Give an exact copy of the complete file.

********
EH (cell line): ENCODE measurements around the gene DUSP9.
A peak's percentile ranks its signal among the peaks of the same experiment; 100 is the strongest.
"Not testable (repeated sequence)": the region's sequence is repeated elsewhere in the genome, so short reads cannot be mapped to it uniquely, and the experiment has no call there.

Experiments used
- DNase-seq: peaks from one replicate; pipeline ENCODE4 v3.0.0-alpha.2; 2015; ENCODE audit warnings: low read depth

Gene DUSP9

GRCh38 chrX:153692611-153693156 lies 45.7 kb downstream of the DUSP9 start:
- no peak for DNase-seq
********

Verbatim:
EH (cell line): ENCODE measurements around the gene DUSP9.
A peak's percentile ranks its signal among the peaks of the same experiment; 100 is the strongest.
"Not testable (repeated sequence)": the region's sequence is repeated elsewhere in the genome, so short reads cannot be mapped to it uniquely, and the experiment has no call there.

Experiments used
- DNase-seq: peaks from one replicate; pipeline ENCODE4 v3.0.0-alpha.2; 2015; ENCODE audit warnings: low read depth

Gene DUSP9

GRCh38 chrX:153692611-153693156 lies 45.7 kb downstream of the DUSP9 start:
- no peak for DNase-seq